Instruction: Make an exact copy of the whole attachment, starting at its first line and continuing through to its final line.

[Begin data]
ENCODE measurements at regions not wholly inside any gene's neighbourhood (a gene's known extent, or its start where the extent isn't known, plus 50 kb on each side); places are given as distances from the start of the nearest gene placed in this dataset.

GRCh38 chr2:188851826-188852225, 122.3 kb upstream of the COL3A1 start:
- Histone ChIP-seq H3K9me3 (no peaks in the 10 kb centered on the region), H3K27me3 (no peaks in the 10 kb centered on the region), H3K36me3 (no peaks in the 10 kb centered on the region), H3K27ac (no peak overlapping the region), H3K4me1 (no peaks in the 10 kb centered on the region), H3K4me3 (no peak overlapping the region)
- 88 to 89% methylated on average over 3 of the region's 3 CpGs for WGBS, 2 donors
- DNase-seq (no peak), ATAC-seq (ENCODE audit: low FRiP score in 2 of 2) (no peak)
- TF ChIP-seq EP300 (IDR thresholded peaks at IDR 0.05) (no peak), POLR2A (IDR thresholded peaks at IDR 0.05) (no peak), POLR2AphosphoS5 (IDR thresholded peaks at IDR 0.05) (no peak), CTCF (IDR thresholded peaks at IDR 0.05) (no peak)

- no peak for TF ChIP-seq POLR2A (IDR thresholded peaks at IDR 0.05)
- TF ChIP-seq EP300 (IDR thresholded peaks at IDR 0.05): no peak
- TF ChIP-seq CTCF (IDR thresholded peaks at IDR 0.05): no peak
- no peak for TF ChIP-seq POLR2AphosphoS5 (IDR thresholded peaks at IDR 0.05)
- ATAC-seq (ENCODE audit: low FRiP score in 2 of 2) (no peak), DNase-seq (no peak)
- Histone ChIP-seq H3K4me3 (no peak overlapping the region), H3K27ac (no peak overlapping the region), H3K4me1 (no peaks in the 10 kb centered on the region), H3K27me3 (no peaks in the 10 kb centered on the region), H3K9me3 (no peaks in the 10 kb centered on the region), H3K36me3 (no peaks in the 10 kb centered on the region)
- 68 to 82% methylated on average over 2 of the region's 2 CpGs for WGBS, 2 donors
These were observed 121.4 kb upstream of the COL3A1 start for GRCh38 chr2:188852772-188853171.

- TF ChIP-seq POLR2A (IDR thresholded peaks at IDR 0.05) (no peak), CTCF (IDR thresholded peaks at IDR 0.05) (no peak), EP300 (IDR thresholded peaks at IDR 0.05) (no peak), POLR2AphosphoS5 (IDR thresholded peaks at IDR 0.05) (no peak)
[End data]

ENCODE measurements at regions not wholly inside any gene's neighbourhood (a gene's known extent, or its start where the extent isn't known, plus 50 kb on each side); places are given as distances from the start of the nearest gene placed in this dataset.

GRCh38 chr2:188851826-188852225, 122.3 kb upstream of the COL3A1 start:
- Histone ChIP-seq H3K9me3 (no peaks in the 10 kb centered on the region), H3K27me3 (no peaks in the 10 kb centered on the region), H3K36me3 (no peaks in the 10 kb centered on the region), H3K27ac (no peak overlapping the region), H3K4me1 (no peaks in the 10 kb centered on the region), H3K4me3 (no peak overlapping the region)
- 88 to 89% methylated on average over 3 of the region's 3 CpGs for WGBS, 2 donors
- DNase-seq (no peak), ATAC-seq (ENCODE audit: low FRiP score in 2 of 2) (no peak)
- TF ChIP-seq EP300 (IDR thresholded peaks at IDR 0.05) (no peak), POLR2A (IDR thresholded peaks at IDR 0.05) (no peak), POLR2AphosphoS5 (IDR thresholded peaks at IDR 0.05) (no peak), CTCF (IDR thresholded peaks at IDR 0.05) (no peak)

- no peak for TF ChIP-seq POLR2A (IDR thresholded peaks at IDR 0.05)
- TF ChIP-seq EP300 (IDR thresholded peaks at IDR 0.05): no peak
- TF ChIP-seq CTCF (IDR thresholded peaks at IDR 0.05): no peak
- no peak for TF ChIP-seq POLR2AphosphoS5 (IDR thresholded peaks at IDR 0.05)
- ATAC-seq (ENCODE audit: low FRiP score in 2 of 2) (no peak), DNase-seq (no peak)
- Histone ChIP-seq H3K4me3 (no peak overlapping the region), H3K27ac (no peak overlapping the region), H3K4me1 (no peaks in the 10 kb centered on the region), H3K27me3 (no peaks in the 10 kb centered on the region), H3K9me3 (no peaks in the 10 kb centered on the region), H3K36me3 (no peaks in the 10 kb centered on the region)
- 68 to 82% methylated on average over 2 of the region's 2 CpGs for WGBS, 2 donors
These were observed 121.4 kb upstream of the COL3A1 start for GRCh38 chr2:188852772-188853171.

- TF ChIP-seq POLR2A (IDR thresholded peaks at IDR 0.05) (no peak), CTCF (IDR thresholded peaks at IDR 0.05) (no peak), EP300 (IDR thresholded peaks at IDR 0.05) (no peak), POLR2AphosphoS5 (IDR thresholded peaks at IDR 0.05) (no peak)